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Culture » Culture Features

Scrapheap Challenge

Annual Trashformation turns garbage into gold

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A stool frame, a hubcap, a 50-gallon drum and a school desk are some of the materials that make up "Sinister Fish," an extremely angry-looking, four-foot-long metal sculpture of an imagined sea creature. The art piece was assembled in just two days, using only materials found in the eastside Pakit Liquidators Junk Yard.

Turning trash to treasure is no easy task, but each year during Earth Month, teams of artists, hobbyists and junk enthusiasts take to Pakit to do just that.

The hybrid junkyard, hardware store and antique shop annually opens its lot to participants who create alternative art using whatever materials they can find in the salvage yard.

Pat Korish, who opened the Pakit in 1996, was inspired by the TLC reality-TV show "Junk Yard Wars" to start the event, which has been a steady event for 15 years now.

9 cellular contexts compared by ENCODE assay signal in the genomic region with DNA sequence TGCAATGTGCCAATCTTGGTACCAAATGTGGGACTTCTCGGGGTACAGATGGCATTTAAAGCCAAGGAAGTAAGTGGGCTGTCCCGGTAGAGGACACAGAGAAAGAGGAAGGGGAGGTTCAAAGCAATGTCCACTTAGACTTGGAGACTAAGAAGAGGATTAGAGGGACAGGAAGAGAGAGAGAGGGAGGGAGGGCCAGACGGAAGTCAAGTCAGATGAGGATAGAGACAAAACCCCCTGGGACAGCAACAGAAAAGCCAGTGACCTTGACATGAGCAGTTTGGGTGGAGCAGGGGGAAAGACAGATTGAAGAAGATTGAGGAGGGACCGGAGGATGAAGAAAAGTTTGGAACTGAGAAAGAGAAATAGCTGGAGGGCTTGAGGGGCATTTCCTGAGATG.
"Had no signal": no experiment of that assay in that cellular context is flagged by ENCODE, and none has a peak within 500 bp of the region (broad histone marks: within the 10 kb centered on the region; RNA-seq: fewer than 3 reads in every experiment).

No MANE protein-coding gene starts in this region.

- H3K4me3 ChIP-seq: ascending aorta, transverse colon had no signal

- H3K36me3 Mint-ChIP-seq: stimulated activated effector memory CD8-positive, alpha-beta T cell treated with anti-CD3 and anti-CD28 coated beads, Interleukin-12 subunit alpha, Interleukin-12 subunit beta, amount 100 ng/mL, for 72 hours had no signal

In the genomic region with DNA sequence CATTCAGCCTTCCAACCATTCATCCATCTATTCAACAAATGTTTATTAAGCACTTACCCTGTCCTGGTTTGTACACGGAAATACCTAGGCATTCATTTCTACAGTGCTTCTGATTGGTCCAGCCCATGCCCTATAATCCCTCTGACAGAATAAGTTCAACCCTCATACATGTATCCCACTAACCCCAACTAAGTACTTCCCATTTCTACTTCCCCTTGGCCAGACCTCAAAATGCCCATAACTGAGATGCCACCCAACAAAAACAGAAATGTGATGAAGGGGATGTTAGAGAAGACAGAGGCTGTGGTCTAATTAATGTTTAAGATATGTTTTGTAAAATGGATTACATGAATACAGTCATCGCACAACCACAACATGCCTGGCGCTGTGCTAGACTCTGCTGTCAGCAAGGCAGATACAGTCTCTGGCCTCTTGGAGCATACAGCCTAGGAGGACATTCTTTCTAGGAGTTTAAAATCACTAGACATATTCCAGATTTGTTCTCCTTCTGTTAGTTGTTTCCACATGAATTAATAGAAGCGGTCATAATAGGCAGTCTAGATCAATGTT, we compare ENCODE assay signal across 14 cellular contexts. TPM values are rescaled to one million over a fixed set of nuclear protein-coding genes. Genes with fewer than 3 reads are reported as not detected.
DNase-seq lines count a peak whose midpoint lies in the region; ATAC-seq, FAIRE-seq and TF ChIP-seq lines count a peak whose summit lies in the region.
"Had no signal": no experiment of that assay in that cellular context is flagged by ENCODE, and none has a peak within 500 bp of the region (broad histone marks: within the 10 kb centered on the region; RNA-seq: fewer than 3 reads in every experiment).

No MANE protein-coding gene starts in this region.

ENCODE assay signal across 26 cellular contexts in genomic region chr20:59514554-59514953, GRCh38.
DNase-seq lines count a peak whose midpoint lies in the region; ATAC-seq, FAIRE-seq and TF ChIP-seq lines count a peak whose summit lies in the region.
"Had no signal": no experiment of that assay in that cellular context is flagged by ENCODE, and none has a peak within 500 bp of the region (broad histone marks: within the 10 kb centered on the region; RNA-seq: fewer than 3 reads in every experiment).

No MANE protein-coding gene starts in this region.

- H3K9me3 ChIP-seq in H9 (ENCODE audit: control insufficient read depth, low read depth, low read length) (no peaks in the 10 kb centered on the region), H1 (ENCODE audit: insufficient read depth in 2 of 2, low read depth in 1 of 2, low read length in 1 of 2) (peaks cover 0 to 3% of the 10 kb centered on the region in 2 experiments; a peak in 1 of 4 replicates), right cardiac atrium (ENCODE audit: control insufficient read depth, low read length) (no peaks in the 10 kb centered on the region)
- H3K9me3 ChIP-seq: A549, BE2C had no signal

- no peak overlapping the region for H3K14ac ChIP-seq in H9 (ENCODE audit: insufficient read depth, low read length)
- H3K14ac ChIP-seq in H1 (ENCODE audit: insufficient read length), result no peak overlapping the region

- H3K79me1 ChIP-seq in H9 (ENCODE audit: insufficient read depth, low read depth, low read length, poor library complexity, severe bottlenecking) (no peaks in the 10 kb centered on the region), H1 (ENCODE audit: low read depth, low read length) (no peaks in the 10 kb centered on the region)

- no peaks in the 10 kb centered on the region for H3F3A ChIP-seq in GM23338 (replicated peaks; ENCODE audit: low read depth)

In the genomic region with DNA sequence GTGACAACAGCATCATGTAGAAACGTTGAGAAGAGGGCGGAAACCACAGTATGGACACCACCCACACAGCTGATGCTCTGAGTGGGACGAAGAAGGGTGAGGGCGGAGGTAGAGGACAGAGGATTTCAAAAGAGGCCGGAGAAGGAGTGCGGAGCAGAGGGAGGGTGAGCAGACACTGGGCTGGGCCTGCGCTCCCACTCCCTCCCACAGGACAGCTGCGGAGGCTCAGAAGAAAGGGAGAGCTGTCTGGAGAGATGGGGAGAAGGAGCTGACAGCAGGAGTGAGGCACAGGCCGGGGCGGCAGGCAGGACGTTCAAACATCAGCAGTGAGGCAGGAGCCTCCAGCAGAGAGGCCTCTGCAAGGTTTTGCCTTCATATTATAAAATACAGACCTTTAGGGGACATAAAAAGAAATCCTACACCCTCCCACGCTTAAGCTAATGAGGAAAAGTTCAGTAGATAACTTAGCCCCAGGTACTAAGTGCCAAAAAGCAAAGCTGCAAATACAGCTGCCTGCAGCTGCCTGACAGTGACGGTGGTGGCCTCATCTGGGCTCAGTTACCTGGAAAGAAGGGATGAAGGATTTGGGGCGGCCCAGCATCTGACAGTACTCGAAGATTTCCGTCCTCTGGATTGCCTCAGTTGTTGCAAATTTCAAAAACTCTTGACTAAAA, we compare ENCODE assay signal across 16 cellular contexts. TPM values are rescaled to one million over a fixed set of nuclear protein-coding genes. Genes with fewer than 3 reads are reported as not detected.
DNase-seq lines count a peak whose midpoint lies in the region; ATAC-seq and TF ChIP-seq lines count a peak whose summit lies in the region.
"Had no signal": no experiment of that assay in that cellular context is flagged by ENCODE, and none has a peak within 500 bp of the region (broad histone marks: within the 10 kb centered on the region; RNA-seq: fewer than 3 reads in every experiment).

"All of the stuff is already here," said Korish. "It's all about recycling, reusing and repurposing."

On Sunday afternoon, middle school teachers Bleu Turrell and Steve Moroukian were welding the finishing touches on "Sinister Fish."

"I'm not sure if we planned to do something so aggressive," explained Turrell, "but we knew we wanted something with flowing lines." Moroukian explained how the piece would eventually unevenly rust, adding even more character to the sculpture.

Past Trashformations have been displayed in Drake Park and in the Old Mill District. This year, the creations will be at the Environmental Center for the Earth Day Celebration.

Trashformation Display

11 am Saturday, April 20

Central Oregon Environmental Center, 16 NW Kansas Ave.

Free

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